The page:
See my question regarding songs about NYC - the answers aren't strictly folk, but there's a lot of variety and you might find some in there.
posted by sprocket87 at 9:02 AM on October 25, 2007


Yes, re: Woody Guthrie.

He wrote and performed New York Town, but Cisco Huston really took up the song and made it his.

On Mermaid Avenue (wherein Billy Bragg & Wilco too Guthrie Lyrics and put them to song) there is Walt Whitman's Niece and on Mermaid Avenue II there is Joe Dimaggio Done it Again.
posted by ursus_comiter at 9:09 AM on October 25, 2007


Seconding Fairytale of New York by the Pogues.
posted by sjl7678 at 9:43 AM on October 25, 2007


Not exactly folk, but the Magnetic Fields' "Luckiest Guy on the Lower East Side"
posted by SBMike at 9:47 AM on October 25, 2007


Want to real deal? Hie yourself to the South Street Seaport Museum for their monthly folksong concerts. There are invariably people in the room with encyclopedic knowledge of folksongs, and particularly about New York and its environs. Dan Milner and Bob Conroy are the men to talk to.

There is also a New York Shanty sing (all maritime songs to do with New York City and harbour), happening monthy at the Seamen's Church Institute, 241 Water Street, Manhattan. Get in touch with The New York Packet for more details.
posted by LN at 9:58 AM on October 25, 2007 [1 favorite]


The Avett Brothers - Famous Flower of Manhattan (off the album - Four Thieves Gone). This is currently one of my favorite indie bands right now (folk), and this is a brilliant song.
posted by Black_Umbrella at 11:58 AM on October 25, 2007


"New York, New York" by Ryan Adams in one of my favorites.
posted by eralclare at 12:27 PM on October 25, 2007


MetaFilter's own flapjax at midnite's Lexington Avenue Line.

Although I suppose it might be more bluesy than folky. Whatever.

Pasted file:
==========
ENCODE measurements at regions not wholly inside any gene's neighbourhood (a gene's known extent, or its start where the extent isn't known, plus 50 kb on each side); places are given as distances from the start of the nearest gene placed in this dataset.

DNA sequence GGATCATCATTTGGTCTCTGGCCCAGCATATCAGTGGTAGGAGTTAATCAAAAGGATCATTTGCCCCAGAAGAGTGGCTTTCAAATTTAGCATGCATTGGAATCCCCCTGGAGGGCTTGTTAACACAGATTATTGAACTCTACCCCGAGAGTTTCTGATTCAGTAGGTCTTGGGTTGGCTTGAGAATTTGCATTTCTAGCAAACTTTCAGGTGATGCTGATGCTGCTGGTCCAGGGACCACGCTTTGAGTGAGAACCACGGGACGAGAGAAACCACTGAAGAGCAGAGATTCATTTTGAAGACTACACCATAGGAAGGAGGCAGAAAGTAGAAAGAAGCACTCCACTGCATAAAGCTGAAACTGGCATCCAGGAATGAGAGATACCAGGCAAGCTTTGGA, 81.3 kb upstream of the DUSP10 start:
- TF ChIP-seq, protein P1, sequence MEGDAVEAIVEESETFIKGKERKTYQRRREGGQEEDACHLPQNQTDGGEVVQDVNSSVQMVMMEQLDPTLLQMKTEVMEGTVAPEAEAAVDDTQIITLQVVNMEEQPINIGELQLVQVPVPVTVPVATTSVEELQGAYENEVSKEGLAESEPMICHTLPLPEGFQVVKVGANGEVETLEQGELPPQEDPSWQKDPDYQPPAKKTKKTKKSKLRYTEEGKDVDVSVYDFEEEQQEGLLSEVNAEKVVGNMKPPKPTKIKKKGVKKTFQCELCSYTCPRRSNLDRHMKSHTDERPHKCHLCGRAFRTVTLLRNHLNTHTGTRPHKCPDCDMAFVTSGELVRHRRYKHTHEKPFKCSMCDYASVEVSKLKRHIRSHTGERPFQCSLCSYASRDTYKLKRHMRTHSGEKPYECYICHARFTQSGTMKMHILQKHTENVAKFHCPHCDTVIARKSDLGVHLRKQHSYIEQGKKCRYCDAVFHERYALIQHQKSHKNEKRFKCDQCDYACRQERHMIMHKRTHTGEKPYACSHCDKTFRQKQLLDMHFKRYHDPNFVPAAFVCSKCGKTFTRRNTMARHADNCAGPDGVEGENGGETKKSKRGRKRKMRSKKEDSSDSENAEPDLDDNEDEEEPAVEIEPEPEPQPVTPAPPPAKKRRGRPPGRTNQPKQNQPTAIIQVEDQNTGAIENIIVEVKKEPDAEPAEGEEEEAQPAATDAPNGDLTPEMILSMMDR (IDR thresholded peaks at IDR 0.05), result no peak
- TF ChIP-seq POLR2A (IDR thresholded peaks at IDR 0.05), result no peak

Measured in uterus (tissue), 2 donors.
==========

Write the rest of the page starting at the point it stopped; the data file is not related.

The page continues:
posted by Xoder at 12:35 PM on October 25, 2007


Jonathan Richman's "Springtime in New York".

Jeffrey Lewis (mentioned above) has a few NYCish songs. "The East River", for example.
posted by backwards guitar at 1:30 PM on October 25, 2007


To Turn You On, Roxy Music
posted by gelcap at 1:49 PM on October 25, 2007


What about Nico, "Chelsea Girls"?
posted by hermitosis at 3:08 PM on October 25, 2007


How could I forget almost the entirety of Ani DiFranco's first (self-titled) album? Plenty from the rest as well, definitely too many to list here, but her first is the most folkish. Maybe start with the song "Talk To Me Now."
posted by clavicle at 7:17 AM on October 26, 2007


Hey so "Going to Queens" is by The Mountain Goats, and it's pretty excellent. And while I'm repping the band, the last verse in their song "The Mess Inside" features New York and breaks my damn heart every time I hear it. Those are on the albums "Sweden" and "All Hail West Texas", respectively.
posted by Greg Nog at 9:52 AM on October 26, 2007


1981 Simon and Garfunkel held a concert in Central Park. Included in the performance was a song, the only one in the show written by Art Garfunkel (I think), called "A Heart in New York". Worth the effort to find if you ask me.
posted by kc0dxh at 10:19 AM on October 26, 2007


I just want to apologize. My link has muzac! I'm sorry I didn't warn you, I was posting at work, and they automatically remove all muzac from our internets (or at least, don't let us have speakers).
posted by Helga-woo at 5:35 AM on October 27, 2007